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Saint Augustine, Northeast Florida
Going public with archaeology for outreach, assistance to local governments, and service to the citizens and state of Florida. Visit our website at: http://flpublicarchaeology.org/nerc/
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Archive for 2016

Connecting with the Public: The Central Florida Anthropological Society

The Central FloridaAnthropological Society (CFAS) became an established chapter of the Florida Anthropological Society in 1963. The mission is to support the preservation of Florida historic and prehistoric heritage1. CFAS also encourages public education of Florida archaeology and history. A key method of connecting with the public on anthropology topics is the monthly lecture series.

            The monthly lecture series is a way CFAS makes research in archaeology, and related fields, accessible to the public. These lectures explore all facets of the four main fields of anthropology: archaeology, linguistic anthropology, cultural anthropology, and biological anthropology. 

This past week the FPAN East Central region traveled to Orlando for the last lecture of the year. CFAS members and students joined in a discussion on 3D visualization and printing with Kevin Gidusko, Outreach Coordinator of the East Central region. Kevin spoke about technical applications of 3D visualization and printing in archaeological research, historical preservation, and education. 3D models of artifacts and animal bones were passed around throughout the audience. These models help preserve real artifacts and sites from degradation over years of handling by researchers. 


Kevin speaks to the audience.
Kevin passes around 3D models for the audience to handle.
Kevin answers a question from an audience member.
                Afterwards, CFAS members and students grouped around Kevin to ask questions and learn about the 3D models of archaeological sites documented on Sketchfab. The rest of the night was filled with friendly discussion and sharing of potluck dishes.

Kevin engages with students and CFAS members after the talk.

         Stay updated with upcoming lectures with CFAS here and follow their Facebook page! Become a member by applying online


Text and pictures: Caitlin Sawyer 


 


Outreach Field Notes: Mandarin Winter Celebration

This year FPAN participated in the Mandarin Museum's 17th Annual Winter Celebration. We brought our Maple Leaf activity to show guests how mapping artifacts works when excavating a shipwreck. The Maple Leaf  was originally a passenger and freight vessel that was being used as Union transport during the civil war. Early morning on April 1, 1864, the ship was struck by a confederate torpedo and sunk in the St. John's River. In 1992, archaeological excavations began on the wreck. The Maple Leaf divers were also there for the event, including Dr. Keith Holland. Dr. Holland will be talking at the next St. Augustine Archaeological Association meeting on January 3, 2017 at 7 PM in Kenan 300 room in Flagler College.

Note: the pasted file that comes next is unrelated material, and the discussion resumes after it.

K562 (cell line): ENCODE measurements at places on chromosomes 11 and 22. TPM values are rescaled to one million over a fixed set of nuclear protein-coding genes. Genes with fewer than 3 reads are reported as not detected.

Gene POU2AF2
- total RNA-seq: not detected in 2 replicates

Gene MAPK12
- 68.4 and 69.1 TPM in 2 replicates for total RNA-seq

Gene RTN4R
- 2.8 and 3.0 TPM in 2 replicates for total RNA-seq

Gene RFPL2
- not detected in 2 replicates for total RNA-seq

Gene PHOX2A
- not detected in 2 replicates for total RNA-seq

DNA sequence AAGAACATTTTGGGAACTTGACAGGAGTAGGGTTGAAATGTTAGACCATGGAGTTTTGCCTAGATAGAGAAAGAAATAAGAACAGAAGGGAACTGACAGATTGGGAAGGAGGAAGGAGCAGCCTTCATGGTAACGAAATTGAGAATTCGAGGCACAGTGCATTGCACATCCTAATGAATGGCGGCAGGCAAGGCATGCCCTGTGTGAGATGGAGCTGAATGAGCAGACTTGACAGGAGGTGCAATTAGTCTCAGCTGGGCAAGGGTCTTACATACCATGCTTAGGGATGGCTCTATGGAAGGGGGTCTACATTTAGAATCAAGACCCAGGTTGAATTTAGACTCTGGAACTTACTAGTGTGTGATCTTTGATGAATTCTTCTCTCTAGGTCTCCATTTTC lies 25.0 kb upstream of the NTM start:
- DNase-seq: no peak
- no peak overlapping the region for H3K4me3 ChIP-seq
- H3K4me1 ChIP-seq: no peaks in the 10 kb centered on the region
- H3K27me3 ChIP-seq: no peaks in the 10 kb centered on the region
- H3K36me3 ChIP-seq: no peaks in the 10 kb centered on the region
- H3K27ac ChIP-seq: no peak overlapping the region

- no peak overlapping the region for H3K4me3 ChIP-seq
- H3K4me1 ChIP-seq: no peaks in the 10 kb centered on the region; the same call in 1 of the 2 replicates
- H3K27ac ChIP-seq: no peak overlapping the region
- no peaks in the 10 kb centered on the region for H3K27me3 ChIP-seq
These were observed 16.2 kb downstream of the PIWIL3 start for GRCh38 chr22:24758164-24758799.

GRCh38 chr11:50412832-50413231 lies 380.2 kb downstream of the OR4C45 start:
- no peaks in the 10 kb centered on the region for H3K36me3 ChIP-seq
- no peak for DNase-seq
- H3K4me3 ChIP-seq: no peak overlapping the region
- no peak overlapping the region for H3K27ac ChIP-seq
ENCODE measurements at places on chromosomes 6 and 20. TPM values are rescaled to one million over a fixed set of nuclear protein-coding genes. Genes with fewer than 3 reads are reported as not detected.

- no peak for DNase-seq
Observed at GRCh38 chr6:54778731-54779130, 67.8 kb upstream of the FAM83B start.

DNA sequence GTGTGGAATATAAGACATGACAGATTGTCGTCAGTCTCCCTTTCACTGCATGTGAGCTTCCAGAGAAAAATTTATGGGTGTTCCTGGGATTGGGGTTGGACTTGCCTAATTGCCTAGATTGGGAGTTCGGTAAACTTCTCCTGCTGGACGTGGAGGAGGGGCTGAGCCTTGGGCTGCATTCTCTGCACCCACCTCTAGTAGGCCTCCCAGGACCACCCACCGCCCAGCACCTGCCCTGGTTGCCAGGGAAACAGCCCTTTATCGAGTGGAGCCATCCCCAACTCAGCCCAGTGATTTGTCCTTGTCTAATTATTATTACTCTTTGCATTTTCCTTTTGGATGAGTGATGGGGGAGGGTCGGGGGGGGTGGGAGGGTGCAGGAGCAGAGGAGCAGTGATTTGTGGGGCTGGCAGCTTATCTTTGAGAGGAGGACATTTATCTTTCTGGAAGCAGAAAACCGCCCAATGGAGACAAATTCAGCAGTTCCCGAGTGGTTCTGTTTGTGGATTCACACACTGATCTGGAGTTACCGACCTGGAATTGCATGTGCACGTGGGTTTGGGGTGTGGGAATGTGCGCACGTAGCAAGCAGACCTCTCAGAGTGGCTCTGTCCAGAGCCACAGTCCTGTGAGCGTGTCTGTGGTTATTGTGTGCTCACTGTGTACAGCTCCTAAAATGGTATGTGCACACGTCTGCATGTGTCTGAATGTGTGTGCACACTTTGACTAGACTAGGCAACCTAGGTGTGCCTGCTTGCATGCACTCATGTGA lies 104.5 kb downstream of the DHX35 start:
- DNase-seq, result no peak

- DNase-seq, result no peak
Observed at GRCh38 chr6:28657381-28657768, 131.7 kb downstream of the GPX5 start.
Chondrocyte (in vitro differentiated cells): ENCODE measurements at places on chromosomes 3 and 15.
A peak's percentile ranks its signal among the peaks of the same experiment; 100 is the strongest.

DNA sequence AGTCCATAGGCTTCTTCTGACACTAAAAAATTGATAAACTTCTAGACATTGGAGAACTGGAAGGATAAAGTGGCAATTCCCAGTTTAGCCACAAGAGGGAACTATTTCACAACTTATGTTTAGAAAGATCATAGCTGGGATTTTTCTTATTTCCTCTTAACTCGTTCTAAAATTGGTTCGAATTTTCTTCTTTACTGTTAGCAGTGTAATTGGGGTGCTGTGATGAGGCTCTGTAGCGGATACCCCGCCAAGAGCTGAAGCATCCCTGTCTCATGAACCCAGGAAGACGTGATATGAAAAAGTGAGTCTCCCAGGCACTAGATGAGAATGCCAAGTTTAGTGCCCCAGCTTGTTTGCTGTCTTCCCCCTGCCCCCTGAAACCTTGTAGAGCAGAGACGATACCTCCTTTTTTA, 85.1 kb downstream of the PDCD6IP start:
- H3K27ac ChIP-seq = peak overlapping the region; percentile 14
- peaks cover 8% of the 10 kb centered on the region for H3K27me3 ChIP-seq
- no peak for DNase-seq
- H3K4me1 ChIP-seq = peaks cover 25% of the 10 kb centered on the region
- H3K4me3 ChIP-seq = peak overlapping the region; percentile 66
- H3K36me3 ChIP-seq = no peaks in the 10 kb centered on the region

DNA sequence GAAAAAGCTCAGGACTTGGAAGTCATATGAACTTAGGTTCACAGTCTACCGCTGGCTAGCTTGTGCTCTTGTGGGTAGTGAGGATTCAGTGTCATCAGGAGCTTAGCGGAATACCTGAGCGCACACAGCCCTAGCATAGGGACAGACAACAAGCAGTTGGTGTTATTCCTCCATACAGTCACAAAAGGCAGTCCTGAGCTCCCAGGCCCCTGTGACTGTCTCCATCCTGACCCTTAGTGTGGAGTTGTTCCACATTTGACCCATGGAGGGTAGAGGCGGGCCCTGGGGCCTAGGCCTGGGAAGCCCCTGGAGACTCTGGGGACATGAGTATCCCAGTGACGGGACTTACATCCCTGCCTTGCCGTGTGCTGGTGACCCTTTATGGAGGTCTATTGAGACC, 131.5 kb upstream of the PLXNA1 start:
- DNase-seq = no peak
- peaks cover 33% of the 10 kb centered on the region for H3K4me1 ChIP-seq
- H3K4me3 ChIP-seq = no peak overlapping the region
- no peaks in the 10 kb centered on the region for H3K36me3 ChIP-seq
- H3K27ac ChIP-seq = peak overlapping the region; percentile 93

Kids map out artifacts from the Maple Leaf Wreck

Mr. and Mrs. Claus stopped by our exhibit!

Dr. Holland discussing the Maple Leaf with the kids


For more information about the Mandarin Museum and Historical Society, check out their website
For more information about the St. Augustine Archaeological Association meeting and talk click here.

Written by, FPAN Staff Megan Liebold 

Flora and Fauna: Plant Usage of Early Floridians

            Archaeologists can answer many questions from artifacts (objects made by humans) and ecofacts (organic material with archaeological significance) left behind by people. Answers regarding past people’s lifestyles can be investigated from this material evidence and historical documentation. One aspect of lifestyle that archaeologists study is plant usage and one great, local place to learn more about this process is the Windover Site.
            There are certain steps archaeologists take when investigating plant usage. Collection is a key step in this process. Plant material collected from archaeological sites can include but is not limited to seeds and carbonized pollen samples found in the soil. All of these items are brought into the lab when they are well preserved in certain circumstances at an archaeological site.  The Early Archaic site of Windover near Titusville, Florida presents a special case of high quality preservation of organic material. For the purposes of this discussion we are focusing on what would be known as the archaeobotanical evidence at this site.
http://historicpreservationsarasota.org/prehistory/
           After collection of material evidence the next step in the process is identification. Archaeobotanical material at the Windover site comprised mostly of seeds of fleshy fruit. Some of the fruits identified from the burial contexts were prickly pear cactus and the elderberry fruit. Aside from consuming the fruit of the prickly pear cactus the roots were also boiled and used on sores4. The elderberry fruit was also eaten and used for dyeing clothes4. Interpreting how frequently each food was eaten is difficult with just a seed count from the abdominal contents. Many fruits identified in the preserved stomach contents could have been consumed at one time. Archaeologists cross reference with other archaeological sites and historical documents (when applicable) to understand the way a plant was used. This is also done to interpret the frequency a plant was used. 
            At least 13 edible plants were identified in the context of human burials at Windover1. Among the plants identified were hackberry, black gum, and cabbage palm. These three were only found in the context of the human burials1.  Nightshade was also among the identified plants at the Windover site. Historically, its leaves have been boiled and eaten5. The ripe fruit of nightshade has also  been consumed in the past. Table 4 shows other plants and some of their uses from investigations at the Windover site.